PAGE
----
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The three topics that shaped the CX world in 2022


We look at three of the main topics that have characterised 2022 and what they have meant for CX programmes around the world. 

1st Dec 2022

Disruption continues to be the theme, as the chaos caused by the pandemic has receded, only to be replaced by a new set of challenges for today’s customer experience leaders. 

Let’s take a look at three of the main trends that have characterised 2022 and what they have meant for CX programmes around the world. 

The cost-of-living crisis 

If COVID was the villain of the piece for 2020 and 2021, inflation has arguably been the bogeyman for 2022. Families around the world are struggling to make ends meet as fuel bills and food prices have skyrocketed. The impact on customer experience management has been borne out in a number of recent research studies. 

A survey by the Ello Group found that customer trust was plummeting as brands have been forced to raise prices, with almost a third (30%) of respondents saying that rising costs are impacting their trust in brands. As a result, one in five consumers revealed that they have switched supermarket, energy supplier, or mobile phone provider in the last 12-months.

Indeed, customer loyalty has been another casualty. Research by the Data & Marketing Association (DMA) found that 41% of consumers claim that they feel less loyal to brands and companies than they did a year ago.

“The next few years are likely to be tough – the outlook is certainly looking grim at the present time,” said REaD Group’s Scott Logie of the findings. “However, consumers still want to be loyal to the brands they love, and they want to retain the habits they have built up. But that may not be possible, so offers and cheap prices are likely to become more and more attractive.”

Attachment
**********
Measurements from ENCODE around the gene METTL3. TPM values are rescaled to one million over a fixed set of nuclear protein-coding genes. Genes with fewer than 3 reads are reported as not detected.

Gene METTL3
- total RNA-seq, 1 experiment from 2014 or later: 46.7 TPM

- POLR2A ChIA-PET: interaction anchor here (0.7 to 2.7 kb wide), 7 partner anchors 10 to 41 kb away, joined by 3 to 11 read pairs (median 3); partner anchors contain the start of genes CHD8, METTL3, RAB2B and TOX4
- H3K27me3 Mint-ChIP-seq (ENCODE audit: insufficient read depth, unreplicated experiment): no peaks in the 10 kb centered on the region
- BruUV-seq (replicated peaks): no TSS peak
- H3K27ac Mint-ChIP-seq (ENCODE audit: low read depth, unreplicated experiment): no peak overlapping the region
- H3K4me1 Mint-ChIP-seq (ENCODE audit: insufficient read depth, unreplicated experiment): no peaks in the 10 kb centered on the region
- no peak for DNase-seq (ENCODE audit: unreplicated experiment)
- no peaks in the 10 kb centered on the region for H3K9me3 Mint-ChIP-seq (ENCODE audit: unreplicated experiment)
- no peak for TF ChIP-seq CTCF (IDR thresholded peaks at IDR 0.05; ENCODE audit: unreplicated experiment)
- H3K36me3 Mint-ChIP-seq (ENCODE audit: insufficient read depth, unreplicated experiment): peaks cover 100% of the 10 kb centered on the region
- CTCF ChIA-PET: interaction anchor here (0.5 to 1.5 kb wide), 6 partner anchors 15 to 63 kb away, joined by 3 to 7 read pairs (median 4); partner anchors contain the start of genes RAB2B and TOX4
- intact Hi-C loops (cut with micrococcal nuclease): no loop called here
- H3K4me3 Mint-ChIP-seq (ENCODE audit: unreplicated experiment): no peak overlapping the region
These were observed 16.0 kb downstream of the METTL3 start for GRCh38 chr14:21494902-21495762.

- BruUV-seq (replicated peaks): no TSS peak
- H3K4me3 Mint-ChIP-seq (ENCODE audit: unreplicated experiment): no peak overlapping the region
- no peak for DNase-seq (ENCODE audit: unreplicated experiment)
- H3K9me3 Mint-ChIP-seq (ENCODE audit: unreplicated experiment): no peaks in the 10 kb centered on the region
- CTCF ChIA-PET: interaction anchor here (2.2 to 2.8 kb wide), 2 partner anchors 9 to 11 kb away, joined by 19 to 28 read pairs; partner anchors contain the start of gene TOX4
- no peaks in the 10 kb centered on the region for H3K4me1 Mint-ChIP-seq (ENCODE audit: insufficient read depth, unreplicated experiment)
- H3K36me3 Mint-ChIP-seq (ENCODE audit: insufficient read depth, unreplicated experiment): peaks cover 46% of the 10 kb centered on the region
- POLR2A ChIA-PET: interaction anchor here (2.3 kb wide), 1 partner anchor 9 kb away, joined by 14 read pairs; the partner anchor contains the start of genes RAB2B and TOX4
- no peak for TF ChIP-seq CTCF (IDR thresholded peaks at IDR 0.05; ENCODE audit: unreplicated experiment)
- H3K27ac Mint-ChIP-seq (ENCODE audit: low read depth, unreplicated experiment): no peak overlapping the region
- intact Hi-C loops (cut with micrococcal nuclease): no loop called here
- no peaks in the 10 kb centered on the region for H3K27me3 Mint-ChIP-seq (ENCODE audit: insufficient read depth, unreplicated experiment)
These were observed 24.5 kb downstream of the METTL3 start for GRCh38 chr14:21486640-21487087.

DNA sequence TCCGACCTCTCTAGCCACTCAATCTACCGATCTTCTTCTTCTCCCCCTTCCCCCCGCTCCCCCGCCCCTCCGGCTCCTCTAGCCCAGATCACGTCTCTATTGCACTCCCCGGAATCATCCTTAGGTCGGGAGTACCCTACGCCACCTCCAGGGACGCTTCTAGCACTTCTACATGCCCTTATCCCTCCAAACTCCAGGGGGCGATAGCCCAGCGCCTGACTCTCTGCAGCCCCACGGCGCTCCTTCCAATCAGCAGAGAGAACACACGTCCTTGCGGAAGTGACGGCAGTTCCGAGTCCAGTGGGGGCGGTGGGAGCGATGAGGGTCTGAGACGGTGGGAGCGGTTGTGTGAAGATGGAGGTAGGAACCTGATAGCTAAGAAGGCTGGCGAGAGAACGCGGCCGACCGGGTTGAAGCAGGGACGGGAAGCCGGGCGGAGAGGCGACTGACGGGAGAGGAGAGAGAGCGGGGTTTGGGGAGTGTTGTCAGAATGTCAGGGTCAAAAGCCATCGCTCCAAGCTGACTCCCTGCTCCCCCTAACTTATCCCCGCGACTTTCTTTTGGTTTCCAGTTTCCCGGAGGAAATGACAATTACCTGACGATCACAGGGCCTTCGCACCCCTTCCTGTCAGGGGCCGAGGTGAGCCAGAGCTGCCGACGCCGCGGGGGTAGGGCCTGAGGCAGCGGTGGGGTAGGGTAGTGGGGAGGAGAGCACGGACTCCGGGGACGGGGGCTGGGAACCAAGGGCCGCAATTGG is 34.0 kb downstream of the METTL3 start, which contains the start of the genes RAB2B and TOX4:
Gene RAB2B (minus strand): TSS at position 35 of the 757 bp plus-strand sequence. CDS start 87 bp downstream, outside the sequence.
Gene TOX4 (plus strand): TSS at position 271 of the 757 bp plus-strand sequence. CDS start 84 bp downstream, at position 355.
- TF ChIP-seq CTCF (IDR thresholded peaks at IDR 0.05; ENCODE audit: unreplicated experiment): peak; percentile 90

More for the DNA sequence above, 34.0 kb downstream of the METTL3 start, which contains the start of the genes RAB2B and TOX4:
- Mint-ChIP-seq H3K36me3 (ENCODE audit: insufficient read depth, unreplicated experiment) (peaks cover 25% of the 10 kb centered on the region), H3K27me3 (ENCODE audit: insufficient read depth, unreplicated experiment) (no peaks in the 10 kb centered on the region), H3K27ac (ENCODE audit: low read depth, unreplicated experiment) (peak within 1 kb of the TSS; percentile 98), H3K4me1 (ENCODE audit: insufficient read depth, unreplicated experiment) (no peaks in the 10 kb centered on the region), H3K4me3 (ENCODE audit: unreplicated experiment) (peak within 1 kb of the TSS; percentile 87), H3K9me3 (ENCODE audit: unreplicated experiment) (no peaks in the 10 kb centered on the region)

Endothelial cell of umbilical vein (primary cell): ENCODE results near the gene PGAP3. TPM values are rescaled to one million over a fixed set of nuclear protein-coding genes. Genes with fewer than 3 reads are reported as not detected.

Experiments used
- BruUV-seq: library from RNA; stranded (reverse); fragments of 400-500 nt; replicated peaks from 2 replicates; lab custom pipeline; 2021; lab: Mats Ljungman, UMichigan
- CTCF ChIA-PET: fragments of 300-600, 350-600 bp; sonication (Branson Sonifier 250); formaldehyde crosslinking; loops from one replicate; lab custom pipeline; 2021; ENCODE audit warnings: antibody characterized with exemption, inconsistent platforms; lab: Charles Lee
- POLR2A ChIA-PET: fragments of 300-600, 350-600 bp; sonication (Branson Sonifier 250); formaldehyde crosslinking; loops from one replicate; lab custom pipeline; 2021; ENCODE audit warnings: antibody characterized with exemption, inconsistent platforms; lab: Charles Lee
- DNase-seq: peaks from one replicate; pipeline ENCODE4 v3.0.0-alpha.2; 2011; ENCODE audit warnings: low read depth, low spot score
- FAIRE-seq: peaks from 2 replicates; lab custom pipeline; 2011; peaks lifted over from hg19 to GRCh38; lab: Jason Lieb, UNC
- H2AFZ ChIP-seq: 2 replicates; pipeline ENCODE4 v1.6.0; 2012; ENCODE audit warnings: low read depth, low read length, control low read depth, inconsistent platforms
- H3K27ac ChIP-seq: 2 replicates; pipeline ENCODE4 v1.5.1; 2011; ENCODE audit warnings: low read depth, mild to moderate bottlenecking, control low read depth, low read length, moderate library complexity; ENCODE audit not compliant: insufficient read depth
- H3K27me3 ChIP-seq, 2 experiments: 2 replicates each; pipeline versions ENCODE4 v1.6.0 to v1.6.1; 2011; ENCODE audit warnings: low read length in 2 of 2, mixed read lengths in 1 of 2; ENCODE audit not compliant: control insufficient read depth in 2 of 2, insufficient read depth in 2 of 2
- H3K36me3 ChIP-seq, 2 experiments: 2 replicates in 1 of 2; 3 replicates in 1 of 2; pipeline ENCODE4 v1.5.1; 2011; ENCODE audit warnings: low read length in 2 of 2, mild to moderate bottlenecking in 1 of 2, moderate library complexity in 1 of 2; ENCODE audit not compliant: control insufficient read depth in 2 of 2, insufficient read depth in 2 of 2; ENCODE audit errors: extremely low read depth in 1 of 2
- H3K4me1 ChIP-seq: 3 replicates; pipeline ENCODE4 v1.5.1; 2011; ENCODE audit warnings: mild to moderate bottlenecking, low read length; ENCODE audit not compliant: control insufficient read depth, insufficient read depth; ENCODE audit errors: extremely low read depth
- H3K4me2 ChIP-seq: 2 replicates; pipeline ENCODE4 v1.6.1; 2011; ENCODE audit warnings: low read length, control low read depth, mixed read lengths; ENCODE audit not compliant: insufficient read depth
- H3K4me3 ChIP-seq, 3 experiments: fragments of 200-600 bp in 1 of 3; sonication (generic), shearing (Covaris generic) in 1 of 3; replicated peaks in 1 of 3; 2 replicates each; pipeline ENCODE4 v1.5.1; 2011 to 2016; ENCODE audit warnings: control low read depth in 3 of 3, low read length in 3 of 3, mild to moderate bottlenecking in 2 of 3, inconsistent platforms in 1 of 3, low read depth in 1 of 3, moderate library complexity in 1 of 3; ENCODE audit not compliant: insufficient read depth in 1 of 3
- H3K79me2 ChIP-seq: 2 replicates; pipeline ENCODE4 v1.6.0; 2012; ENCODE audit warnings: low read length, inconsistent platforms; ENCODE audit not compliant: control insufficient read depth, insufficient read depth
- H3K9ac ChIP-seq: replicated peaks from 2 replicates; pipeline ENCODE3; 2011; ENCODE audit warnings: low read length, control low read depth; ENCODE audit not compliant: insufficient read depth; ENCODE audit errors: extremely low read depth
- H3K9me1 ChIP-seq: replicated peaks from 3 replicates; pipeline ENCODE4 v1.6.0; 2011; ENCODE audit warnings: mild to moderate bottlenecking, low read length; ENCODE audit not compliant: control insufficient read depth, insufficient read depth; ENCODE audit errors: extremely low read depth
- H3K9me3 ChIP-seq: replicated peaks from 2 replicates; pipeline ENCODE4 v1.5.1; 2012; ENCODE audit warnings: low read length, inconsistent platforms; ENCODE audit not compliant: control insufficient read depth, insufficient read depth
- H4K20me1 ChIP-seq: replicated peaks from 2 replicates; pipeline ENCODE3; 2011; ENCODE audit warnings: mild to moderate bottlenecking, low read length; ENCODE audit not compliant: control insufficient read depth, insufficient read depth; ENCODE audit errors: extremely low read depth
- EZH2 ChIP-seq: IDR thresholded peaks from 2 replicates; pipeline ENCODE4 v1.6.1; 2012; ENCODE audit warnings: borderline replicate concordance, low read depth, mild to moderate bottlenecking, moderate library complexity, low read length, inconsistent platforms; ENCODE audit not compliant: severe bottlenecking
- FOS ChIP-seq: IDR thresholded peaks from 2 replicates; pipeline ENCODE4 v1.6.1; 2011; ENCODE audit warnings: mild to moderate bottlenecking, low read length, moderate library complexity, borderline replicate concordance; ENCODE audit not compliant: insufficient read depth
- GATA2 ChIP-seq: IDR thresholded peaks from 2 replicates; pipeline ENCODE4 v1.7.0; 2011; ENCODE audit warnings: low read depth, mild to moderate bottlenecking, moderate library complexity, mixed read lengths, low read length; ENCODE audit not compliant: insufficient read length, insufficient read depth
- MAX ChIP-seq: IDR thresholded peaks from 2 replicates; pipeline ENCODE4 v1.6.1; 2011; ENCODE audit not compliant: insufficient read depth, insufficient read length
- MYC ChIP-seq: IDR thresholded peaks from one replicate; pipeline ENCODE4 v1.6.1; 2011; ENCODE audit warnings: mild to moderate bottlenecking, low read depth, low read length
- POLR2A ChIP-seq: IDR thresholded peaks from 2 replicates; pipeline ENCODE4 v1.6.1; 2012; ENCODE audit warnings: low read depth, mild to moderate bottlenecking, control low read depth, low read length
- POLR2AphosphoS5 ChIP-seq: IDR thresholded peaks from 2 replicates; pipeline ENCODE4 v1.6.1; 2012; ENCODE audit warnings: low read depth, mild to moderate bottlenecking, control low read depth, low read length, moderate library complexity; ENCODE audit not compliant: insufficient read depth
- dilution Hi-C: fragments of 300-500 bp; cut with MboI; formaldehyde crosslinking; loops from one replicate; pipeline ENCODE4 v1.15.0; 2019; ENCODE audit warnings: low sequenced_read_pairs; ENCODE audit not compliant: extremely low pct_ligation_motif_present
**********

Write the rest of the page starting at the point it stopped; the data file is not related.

But worse was to come. A study from October found that rather than brands upping the ante with their customer service in order to tackle consumer attrition, service standards were actually on the slide. 

A consumer survey by People 1st International suggests that customers feel that the standard of customer service they had received in the last 12-18 months had worsened. People 1st International believes this point to ‘skimpflation’ - a phenomenon whereby inflationary pressures and squeezed profit margins force firms to cut corners.

Disinterested staff and chatbots replacing human interactions were amongst the most commonly cited complaints of respondents who thought that the standard of customer service offered by firms is in decline.

“In times of recession, training and development budgets are often the target of cost-cutting, but failing to invest in your people can be damaging to business finances in the long-run,” said Jane Rexworthy, executive director at People 1st International.

“Our survey is clear what UK consumers value the most: well-trained, knowledgeable and happy staff. With that in mind, I urge consumer-facing businesses to continue to invest in their people and carefully consider the impact of any potential cutbacks on the customer experience.”